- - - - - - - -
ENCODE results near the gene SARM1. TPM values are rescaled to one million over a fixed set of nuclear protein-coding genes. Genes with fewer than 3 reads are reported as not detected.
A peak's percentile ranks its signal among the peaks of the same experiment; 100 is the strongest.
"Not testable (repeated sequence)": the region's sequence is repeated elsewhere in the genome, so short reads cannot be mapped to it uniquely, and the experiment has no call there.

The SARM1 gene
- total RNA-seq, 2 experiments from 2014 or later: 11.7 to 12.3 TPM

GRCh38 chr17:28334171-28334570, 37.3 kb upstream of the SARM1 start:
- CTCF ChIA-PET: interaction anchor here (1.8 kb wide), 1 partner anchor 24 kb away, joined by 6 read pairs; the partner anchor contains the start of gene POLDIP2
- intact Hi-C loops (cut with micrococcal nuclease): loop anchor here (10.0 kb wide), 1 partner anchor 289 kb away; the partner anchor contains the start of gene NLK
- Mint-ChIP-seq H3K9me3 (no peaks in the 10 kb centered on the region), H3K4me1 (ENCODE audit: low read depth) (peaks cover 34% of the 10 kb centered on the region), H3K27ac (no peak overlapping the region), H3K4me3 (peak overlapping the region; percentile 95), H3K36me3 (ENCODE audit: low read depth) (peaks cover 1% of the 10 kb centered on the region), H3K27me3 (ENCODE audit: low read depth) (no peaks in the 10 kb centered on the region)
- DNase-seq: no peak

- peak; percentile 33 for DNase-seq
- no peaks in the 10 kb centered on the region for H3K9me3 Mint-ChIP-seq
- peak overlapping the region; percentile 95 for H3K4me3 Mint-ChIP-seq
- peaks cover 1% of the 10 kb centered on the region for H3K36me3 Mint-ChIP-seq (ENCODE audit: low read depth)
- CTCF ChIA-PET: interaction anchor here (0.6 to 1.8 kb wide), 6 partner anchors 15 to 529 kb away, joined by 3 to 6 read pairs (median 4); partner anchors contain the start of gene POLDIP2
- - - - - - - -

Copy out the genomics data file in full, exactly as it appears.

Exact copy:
ENCODE results near the gene SARM1. TPM values are rescaled to one million over a fixed set of nuclear protein-coding genes. Genes with fewer than 3 reads are reported as not detected.
A peak's percentile ranks its signal among the peaks of the same experiment; 100 is the strongest.
"Not testable (repeated sequence)": the region's sequence is repeated elsewhere in the genome, so short reads cannot be mapped to it uniquely, and the experiment has no call there.

The SARM1 gene
- total RNA-seq, 2 experiments from 2014 or later: 11.7 to 12.3 TPM

GRCh38 chr17:28334171-28334570, 37.3 kb upstream of the SARM1 start:
- CTCF ChIA-PET: interaction anchor here (1.8 kb wide), 1 partner anchor 24 kb away, joined by 6 read pairs; the partner anchor contains the start of gene POLDIP2
- intact Hi-C loops (cut with micrococcal nuclease): loop anchor here (10.0 kb wide), 1 partner anchor 289 kb away; the partner anchor contains the start of gene NLK
- Mint-ChIP-seq H3K9me3 (no peaks in the 10 kb centered on the region), H3K4me1 (ENCODE audit: low read depth) (peaks cover 34% of the 10 kb centered on the region), H3K27ac (no peak overlapping the region), H3K4me3 (peak overlapping the region; percentile 95), H3K36me3 (ENCODE audit: low read depth) (peaks cover 1% of the 10 kb centered on the region), H3K27me3 (ENCODE audit: low read depth) (no peaks in the 10 kb centered on the region)
- DNase-seq: no peak

- peak; percentile 33 for DNase-seq
- no peaks in the 10 kb centered on the region for H3K9me3 Mint-ChIP-seq
- peak overlapping the region; percentile 95 for H3K4me3 Mint-ChIP-seq
- peaks cover 1% of the 10 kb centered on the region for H3K36me3 Mint-ChIP-seq (ENCODE audit: low read depth)
- CTCF ChIA-PET: interaction anchor here (0.6 to 1.8 kb wide), 6 partner anchors 15 to 529 kb away, joined by 3 to 6 read pairs (median 4); partner anchors contain the start of gene POLDIP2